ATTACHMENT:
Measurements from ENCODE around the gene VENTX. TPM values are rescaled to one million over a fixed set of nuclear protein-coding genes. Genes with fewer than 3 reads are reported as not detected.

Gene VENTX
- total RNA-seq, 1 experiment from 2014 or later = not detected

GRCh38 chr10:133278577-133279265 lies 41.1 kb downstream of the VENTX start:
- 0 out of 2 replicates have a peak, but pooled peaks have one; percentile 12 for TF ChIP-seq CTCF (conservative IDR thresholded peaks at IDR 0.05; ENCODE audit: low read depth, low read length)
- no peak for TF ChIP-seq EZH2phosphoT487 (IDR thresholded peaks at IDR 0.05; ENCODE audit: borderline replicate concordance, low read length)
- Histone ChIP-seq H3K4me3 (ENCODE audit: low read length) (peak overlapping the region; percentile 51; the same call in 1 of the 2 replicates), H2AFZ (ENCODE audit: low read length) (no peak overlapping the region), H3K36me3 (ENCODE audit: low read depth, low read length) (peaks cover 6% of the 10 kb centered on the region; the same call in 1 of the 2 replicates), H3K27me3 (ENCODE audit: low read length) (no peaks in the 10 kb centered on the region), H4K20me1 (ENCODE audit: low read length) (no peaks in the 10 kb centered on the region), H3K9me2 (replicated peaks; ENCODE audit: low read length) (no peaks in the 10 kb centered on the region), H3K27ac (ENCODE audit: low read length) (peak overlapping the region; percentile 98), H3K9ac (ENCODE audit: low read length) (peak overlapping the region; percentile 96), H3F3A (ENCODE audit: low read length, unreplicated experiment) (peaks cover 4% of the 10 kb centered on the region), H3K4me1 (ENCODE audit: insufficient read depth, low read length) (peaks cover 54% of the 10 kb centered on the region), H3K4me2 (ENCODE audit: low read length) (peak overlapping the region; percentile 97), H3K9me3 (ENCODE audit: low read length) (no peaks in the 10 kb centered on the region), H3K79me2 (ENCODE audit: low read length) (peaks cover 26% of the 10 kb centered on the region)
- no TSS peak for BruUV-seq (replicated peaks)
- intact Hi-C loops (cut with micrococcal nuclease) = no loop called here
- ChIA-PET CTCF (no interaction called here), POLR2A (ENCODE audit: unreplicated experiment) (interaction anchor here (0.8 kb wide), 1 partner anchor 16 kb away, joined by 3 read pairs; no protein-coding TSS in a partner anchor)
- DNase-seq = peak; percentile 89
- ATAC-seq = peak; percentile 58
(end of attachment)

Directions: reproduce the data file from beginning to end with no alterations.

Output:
Measurements from ENCODE around the gene VENTX. TPM values are rescaled to one million over a fixed set of nuclear protein-coding genes. Genes with fewer than 3 reads are reported as not detected.

Gene VENTX
- total RNA-seq, 1 experiment from 2014 or later = not detected

GRCh38 chr10:133278577-133279265 lies 41.1 kb downstream of the VENTX start:
- 0 out of 2 replicates have a peak, but pooled peaks have one; percentile 12 for TF ChIP-seq CTCF (conservative IDR thresholded peaks at IDR 0.05; ENCODE audit: low read depth, low read length)
- no peak for TF ChIP-seq EZH2phosphoT487 (IDR thresholded peaks at IDR 0.05; ENCODE audit: borderline replicate concordance, low read length)
- Histone ChIP-seq H3K4me3 (ENCODE audit: low read length) (peak overlapping the region; percentile 51; the same call in 1 of the 2 replicates), H2AFZ (ENCODE audit: low read length) (no peak overlapping the region), H3K36me3 (ENCODE audit: low read depth, low read length) (peaks cover 6% of the 10 kb centered on the region; the same call in 1 of the 2 replicates), H3K27me3 (ENCODE audit: low read length) (no peaks in the 10 kb centered on the region), H4K20me1 (ENCODE audit: low read length) (no peaks in the 10 kb centered on the region), H3K9me2 (replicated peaks; ENCODE audit: low read length) (no peaks in the 10 kb centered on the region), H3K27ac (ENCODE audit: low read length) (peak overlapping the region; percentile 98), H3K9ac (ENCODE audit: low read length) (peak overlapping the region; percentile 96), H3F3A (ENCODE audit: low read length, unreplicated experiment) (peaks cover 4% of the 10 kb centered on the region), H3K4me1 (ENCODE audit: insufficient read depth, low read length) (peaks cover 54% of the 10 kb centered on the region), H3K4me2 (ENCODE audit: low read length) (peak overlapping the region; percentile 97), H3K9me3 (ENCODE audit: low read length) (no peaks in the 10 kb centered on the region), H3K79me2 (ENCODE audit: low read length) (peaks cover 26% of the 10 kb centered on the region)
- no TSS peak for BruUV-seq (replicated peaks)
- intact Hi-C loops (cut with micrococcal nuclease) = no loop called here
- ChIA-PET CTCF (no interaction called here), POLR2A (ENCODE audit: unreplicated experiment) (interaction anchor here (0.8 kb wide), 1 partner anchor 16 kb away, joined by 3 read pairs; no protein-coding TSS in a partner anchor)
- DNase-seq = peak; percentile 89
- ATAC-seq = peak; percentile 58